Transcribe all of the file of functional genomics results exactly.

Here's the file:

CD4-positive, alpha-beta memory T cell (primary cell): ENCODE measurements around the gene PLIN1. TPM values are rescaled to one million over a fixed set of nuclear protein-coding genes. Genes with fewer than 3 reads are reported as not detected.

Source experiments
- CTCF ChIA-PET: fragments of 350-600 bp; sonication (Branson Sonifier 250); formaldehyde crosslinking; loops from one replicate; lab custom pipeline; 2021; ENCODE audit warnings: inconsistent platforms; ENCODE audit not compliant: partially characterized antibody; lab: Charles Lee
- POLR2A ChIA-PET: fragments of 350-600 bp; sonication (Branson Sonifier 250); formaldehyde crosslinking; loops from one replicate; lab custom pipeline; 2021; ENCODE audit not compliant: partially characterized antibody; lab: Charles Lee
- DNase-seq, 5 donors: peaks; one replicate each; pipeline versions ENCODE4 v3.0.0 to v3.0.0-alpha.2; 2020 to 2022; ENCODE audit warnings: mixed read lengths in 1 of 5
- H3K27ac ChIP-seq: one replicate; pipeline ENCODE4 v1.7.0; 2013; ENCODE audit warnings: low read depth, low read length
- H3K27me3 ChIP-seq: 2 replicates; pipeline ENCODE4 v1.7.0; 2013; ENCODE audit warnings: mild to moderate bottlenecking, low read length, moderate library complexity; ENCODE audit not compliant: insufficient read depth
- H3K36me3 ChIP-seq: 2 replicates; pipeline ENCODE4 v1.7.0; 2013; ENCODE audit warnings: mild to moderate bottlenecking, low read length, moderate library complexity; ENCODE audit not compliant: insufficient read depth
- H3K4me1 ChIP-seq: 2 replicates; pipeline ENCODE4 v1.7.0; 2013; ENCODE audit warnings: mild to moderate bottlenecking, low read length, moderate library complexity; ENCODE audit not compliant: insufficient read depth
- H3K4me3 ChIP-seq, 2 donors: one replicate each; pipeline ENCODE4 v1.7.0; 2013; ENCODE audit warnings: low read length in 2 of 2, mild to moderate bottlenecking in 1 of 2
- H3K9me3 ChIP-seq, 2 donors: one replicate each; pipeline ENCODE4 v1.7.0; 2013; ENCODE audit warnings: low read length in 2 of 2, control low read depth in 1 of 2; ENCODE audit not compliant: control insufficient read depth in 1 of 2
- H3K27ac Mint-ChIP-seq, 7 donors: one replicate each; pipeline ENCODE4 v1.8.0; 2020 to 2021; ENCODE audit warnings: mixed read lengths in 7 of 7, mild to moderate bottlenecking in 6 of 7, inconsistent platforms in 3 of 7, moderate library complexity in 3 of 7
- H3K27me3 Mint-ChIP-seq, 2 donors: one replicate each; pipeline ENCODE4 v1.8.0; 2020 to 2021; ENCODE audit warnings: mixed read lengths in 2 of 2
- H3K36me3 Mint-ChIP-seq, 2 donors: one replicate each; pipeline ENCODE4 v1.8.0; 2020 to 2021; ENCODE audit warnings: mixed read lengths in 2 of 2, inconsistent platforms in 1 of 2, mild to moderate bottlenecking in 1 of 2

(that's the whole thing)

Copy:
CD4-positive, alpha-beta memory T cell (primary cell): ENCODE measurements around the gene PLIN1. TPM values are rescaled to one million over a fixed set of nuclear protein-coding genes. Genes with fewer than 3 reads are reported as not detected.

Source experiments
- CTCF ChIA-PET: fragments of 350-600 bp; sonication (Branson Sonifier 250); formaldehyde crosslinking; loops from one replicate; lab custom pipeline; 2021; ENCODE audit warnings: inconsistent platforms; ENCODE audit not compliant: partially characterized antibody; lab: Charles Lee
- POLR2A ChIA-PET: fragments of 350-600 bp; sonication (Branson Sonifier 250); formaldehyde crosslinking; loops from one replicate; lab custom pipeline; 2021; ENCODE audit not compliant: partially characterized antibody; lab: Charles Lee
- DNase-seq, 5 donors: peaks; one replicate each; pipeline versions ENCODE4 v3.0.0 to v3.0.0-alpha.2; 2020 to 2022; ENCODE audit warnings: mixed read lengths in 1 of 5
- H3K27ac ChIP-seq: one replicate; pipeline ENCODE4 v1.7.0; 2013; ENCODE audit warnings: low read depth, low read length
- H3K27me3 ChIP-seq: 2 replicates; pipeline ENCODE4 v1.7.0; 2013; ENCODE audit warnings: mild to moderate bottlenecking, low read length, moderate library complexity; ENCODE audit not compliant: insufficient read depth
- H3K36me3 ChIP-seq: 2 replicates; pipeline ENCODE4 v1.7.0; 2013; ENCODE audit warnings: mild to moderate bottlenecking, low read length, moderate library complexity; ENCODE audit not compliant: insufficient read depth
- H3K4me1 ChIP-seq: 2 replicates; pipeline ENCODE4 v1.7.0; 2013; ENCODE audit warnings: mild to moderate bottlenecking, low read length, moderate library complexity; ENCODE audit not compliant: insufficient read depth
- H3K4me3 ChIP-seq, 2 donors: one replicate each; pipeline ENCODE4 v1.7.0; 2013; ENCODE audit warnings: low read length in 2 of 2, mild to moderate bottlenecking in 1 of 2
- H3K9me3 ChIP-seq, 2 donors: one replicate each; pipeline ENCODE4 v1.7.0; 2013; ENCODE audit warnings: low read length in 2 of 2, control low read depth in 1 of 2; ENCODE audit not compliant: control insufficient read depth in 1 of 2
- H3K27ac Mint-ChIP-seq, 7 donors: one replicate each; pipeline ENCODE4 v1.8.0; 2020 to 2021; ENCODE audit warnings: mixed read lengths in 7 of 7, mild to moderate bottlenecking in 6 of 7, inconsistent platforms in 3 of 7, moderate library complexity in 3 of 7
- H3K27me3 Mint-ChIP-seq, 2 donors: one replicate each; pipeline ENCODE4 v1.8.0; 2020 to 2021; ENCODE audit warnings: mixed read lengths in 2 of 2
- H3K36me3 Mint-ChIP-seq, 2 donors: one replicate each; pipeline ENCODE4 v1.8.0; 2020 to 2021; ENCODE audit warnings: mixed read lengths in 2 of 2, inconsistent platforms in 1 of 2, mild to moderate bottlenecking in 1 of 2